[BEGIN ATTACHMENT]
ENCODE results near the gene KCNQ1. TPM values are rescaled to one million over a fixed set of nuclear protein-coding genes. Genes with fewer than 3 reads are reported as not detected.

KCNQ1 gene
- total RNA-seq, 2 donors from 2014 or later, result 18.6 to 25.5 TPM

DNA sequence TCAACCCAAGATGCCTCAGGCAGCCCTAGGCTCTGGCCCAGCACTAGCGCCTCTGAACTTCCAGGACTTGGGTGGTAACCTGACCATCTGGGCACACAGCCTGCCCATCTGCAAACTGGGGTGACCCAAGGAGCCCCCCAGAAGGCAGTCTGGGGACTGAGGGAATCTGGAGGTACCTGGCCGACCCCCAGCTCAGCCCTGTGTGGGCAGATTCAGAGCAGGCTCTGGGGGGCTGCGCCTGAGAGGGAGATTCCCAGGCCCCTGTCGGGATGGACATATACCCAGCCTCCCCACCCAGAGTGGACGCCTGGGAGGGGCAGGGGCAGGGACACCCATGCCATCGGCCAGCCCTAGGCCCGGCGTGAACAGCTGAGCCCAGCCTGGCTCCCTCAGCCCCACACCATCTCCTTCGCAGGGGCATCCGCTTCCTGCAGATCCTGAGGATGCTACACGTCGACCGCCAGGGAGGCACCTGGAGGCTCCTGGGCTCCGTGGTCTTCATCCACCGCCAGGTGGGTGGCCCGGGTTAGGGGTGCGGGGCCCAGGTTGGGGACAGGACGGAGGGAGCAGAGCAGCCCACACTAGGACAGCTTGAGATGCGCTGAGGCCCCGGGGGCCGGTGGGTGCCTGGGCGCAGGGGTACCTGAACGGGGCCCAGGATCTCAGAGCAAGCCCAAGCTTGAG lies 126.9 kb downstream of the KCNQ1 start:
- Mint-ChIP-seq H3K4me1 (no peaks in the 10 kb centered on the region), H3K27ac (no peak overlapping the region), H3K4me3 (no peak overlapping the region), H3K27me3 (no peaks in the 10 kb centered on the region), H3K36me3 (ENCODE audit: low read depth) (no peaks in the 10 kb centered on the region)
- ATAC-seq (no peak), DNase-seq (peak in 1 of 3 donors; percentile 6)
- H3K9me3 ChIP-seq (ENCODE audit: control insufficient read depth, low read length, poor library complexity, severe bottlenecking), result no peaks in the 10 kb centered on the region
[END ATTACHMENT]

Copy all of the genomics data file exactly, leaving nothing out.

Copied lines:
ENCODE results near the gene KCNQ1. TPM values are rescaled to one million over a fixed set of nuclear protein-coding genes. Genes with fewer than 3 reads are reported as not detected.

KCNQ1 gene
- total RNA-seq, 2 donors from 2014 or later, result 18.6 to 25.5 TPM

DNA sequence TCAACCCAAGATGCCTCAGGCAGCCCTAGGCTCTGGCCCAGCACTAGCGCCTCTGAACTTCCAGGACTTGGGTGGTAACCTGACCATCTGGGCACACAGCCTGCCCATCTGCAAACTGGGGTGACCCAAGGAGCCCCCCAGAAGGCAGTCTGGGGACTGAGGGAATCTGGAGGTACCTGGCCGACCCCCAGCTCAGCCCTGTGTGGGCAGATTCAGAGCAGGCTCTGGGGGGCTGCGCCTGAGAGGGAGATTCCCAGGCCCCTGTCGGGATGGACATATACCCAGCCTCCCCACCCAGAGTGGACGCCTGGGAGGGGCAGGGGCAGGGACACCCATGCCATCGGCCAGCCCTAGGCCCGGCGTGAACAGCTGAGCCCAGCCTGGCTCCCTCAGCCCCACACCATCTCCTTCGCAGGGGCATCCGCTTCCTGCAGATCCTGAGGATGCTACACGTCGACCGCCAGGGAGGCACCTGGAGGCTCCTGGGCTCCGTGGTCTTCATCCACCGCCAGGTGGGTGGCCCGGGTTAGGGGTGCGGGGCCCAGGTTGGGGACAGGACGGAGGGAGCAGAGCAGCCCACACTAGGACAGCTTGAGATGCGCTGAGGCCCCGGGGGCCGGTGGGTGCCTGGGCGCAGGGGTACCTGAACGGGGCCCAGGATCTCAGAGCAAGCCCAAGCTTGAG lies 126.9 kb downstream of the KCNQ1 start:
- Mint-ChIP-seq H3K4me1 (no peaks in the 10 kb centered on the region), H3K27ac (no peak overlapping the region), H3K4me3 (no peak overlapping the region), H3K27me3 (no peaks in the 10 kb centered on the region), H3K36me3 (ENCODE audit: low read depth) (no peaks in the 10 kb centered on the region)
- ATAC-seq (no peak), DNase-seq (peak in 1 of 3 donors; percentile 6)
- H3K9me3 ChIP-seq (ENCODE audit: control insufficient read depth, low read length, poor library complexity, severe bottlenecking), result no peaks in the 10 kb centered on the region